One of our scouts suggested that Hockey Canada hire a mentor, maybe someone like Dave King to be an on-site sounding board at international tournaments. The gold medal-champion United States have Tim Taylor in this role and he no doubt helped an inexperienced Phil Housley, a high school coach, succeed this year.
Who should Canada turn to next year as coach? When Canada did not win gold between 1998 and 2004, Hockey Canada lassoed Brent Sutter to coach the national junior team. Of course, Sutter steered Canada to back-to-back championships, the first two in a run of five consecutive gold medals.
One of our scouts preferred to see Hockey Canada bring in somebody new and provided a wish list: Bob Boughner (Windsor Spitfires), Dale Hunter (London Knights), Mike Johnston (Portland Winterhawks) and Patrick Roy (Quebec Remparts).
Between the pipes
We asked if there was a Canadian goaltending problem. Backup Jordan Binnington got the call against the host Russians. In his first meaningful start in almost a month, he faltered badly by surrendering three goals on five shots.
Binnington was brilliant in relief in the semifinal loss to the United States with 25 saves on 26 shots on Thursday, but could not follow up that effort with a solid start against the Russians.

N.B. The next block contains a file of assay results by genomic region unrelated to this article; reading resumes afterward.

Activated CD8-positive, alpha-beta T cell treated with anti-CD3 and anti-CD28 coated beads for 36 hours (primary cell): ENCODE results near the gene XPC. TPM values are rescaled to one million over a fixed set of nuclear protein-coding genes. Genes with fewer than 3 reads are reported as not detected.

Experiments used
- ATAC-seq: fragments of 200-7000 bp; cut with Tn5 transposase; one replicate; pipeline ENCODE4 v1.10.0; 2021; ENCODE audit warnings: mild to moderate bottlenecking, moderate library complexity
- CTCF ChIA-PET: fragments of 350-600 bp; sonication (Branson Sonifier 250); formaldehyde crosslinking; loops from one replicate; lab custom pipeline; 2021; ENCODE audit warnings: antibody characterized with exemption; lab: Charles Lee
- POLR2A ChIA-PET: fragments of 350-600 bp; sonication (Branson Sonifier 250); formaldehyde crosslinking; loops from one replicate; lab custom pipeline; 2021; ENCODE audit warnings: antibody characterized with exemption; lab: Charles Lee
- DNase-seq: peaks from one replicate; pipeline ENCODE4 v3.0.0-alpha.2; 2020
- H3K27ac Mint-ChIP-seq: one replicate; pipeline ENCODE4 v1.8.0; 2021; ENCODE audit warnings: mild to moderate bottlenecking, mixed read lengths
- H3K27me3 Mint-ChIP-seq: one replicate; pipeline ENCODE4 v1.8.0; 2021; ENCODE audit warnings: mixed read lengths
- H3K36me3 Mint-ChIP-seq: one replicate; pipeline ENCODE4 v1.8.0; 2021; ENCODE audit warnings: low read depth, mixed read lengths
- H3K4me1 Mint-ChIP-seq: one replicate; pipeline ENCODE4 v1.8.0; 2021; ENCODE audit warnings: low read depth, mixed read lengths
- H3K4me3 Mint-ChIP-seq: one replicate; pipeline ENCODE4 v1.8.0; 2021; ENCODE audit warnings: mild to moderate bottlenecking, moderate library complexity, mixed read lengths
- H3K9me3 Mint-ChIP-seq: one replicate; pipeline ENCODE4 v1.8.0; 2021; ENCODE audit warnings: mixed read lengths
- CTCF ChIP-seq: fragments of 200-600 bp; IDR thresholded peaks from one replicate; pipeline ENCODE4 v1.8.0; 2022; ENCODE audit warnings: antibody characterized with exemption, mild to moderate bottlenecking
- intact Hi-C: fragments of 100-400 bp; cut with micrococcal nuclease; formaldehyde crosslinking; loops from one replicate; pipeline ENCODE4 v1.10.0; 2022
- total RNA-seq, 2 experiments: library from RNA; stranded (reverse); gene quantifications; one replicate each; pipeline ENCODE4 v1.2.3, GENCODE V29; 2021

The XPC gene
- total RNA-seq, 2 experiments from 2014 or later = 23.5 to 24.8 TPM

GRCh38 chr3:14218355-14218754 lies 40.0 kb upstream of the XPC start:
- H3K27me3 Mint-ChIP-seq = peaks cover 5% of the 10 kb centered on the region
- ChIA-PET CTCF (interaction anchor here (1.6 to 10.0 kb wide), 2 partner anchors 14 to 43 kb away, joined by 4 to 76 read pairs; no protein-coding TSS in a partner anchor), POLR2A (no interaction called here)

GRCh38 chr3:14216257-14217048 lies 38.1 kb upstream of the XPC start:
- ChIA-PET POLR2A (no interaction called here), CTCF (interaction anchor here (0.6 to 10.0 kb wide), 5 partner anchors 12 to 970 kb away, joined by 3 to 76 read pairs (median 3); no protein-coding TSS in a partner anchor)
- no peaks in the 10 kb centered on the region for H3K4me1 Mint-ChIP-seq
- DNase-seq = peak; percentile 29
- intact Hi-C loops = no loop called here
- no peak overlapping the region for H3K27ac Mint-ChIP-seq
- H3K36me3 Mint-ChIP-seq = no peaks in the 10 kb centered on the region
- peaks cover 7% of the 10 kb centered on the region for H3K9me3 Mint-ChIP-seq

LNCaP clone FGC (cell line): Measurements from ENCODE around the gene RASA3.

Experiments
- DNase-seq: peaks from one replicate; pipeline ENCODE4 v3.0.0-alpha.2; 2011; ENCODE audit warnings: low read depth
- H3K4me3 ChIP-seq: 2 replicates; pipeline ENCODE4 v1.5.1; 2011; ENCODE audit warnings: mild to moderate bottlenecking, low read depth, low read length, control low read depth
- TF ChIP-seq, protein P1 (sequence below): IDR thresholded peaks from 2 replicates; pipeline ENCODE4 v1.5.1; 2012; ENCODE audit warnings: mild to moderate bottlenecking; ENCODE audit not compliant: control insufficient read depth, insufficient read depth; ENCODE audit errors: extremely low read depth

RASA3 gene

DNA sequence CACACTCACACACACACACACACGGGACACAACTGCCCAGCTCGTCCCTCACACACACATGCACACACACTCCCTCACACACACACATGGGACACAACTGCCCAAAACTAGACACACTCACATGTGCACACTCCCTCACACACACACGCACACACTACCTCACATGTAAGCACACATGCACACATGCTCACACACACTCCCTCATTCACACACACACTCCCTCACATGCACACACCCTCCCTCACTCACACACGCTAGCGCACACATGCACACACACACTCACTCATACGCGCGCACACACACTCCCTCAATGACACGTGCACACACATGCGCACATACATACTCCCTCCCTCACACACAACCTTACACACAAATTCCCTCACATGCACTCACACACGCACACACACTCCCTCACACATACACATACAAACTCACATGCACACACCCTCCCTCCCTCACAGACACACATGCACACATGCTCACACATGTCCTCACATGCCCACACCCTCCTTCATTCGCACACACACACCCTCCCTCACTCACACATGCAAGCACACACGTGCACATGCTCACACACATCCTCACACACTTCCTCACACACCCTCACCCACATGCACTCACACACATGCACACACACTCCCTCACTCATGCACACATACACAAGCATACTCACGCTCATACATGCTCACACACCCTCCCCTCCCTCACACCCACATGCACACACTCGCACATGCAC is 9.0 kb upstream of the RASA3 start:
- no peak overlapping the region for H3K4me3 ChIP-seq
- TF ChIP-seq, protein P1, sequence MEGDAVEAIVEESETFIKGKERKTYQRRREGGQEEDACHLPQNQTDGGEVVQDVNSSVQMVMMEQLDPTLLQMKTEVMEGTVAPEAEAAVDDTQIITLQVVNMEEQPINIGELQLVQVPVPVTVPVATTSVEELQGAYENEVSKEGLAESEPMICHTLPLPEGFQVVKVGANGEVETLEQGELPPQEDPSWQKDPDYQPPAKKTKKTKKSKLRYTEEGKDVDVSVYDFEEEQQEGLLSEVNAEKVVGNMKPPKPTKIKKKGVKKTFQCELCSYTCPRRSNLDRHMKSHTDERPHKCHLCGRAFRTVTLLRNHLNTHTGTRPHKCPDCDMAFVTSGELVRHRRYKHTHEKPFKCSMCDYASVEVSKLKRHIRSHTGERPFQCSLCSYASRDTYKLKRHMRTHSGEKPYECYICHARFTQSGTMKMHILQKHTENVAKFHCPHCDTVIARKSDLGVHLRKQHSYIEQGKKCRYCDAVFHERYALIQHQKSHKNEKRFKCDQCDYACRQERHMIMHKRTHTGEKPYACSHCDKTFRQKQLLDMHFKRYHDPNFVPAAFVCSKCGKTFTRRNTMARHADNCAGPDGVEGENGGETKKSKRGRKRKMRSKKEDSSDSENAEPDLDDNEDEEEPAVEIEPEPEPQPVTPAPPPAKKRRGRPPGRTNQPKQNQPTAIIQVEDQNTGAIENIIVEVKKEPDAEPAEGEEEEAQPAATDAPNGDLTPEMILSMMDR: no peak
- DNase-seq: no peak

Subban replaced Binnington and immediately played well. The Russians threatened to run away with this one, but Subban made a number of stellar saves to allow Canada to regroup and eventually tie the affair twice at 4-4 and 5-5.
Our scouts agreed that goaltending should have been better, but so should have been Canada's team defence in the final two games.
We asked our scouts to provide a list of goalie candidates for next season. Joining the third string goalie from this year's team, Jake Paterson (Saginaw Spirit), this list includes: Daniel Altshuller (Oshawa Generals), Francois Brassard (Quebec Remparts), Eric Comrie (Tri-City Americans), Chris Driedger (Calgary Hitmen), Tristan Jarry (Edmonton Oil Kings) Zach Fucale (Halifax Mooseheads), Spencer Martin (Mississauga Steelheads), Matt Murray (Sault Ste. Greyhounds) and Brandon Whitney (Victoriaville Tigres).
Next year's world junior tournament will be held in Malmo, Sweden. The Canadian junior team will have quite a bit of turnover. Only six players are eligible to return and two of this group, Charles Hudon (back injury) and Paterson, did not play in this year's event.
The other possible returnees include defencemen Griffin Reinhart and Morgan Rielly as well as forwards Jonathan Drouin and MacKinnon. There is a strong possibility that MacKinnon, Drouin and Rielly may find themselves in the NHL next season. Reinhart will be suspended for three more games after a four-game ban he received for a high stick in the game against the U.S.
By the way, Sweden could have as many as 11 returning junior players next year. The defending champs from the U.S. could have seven players back.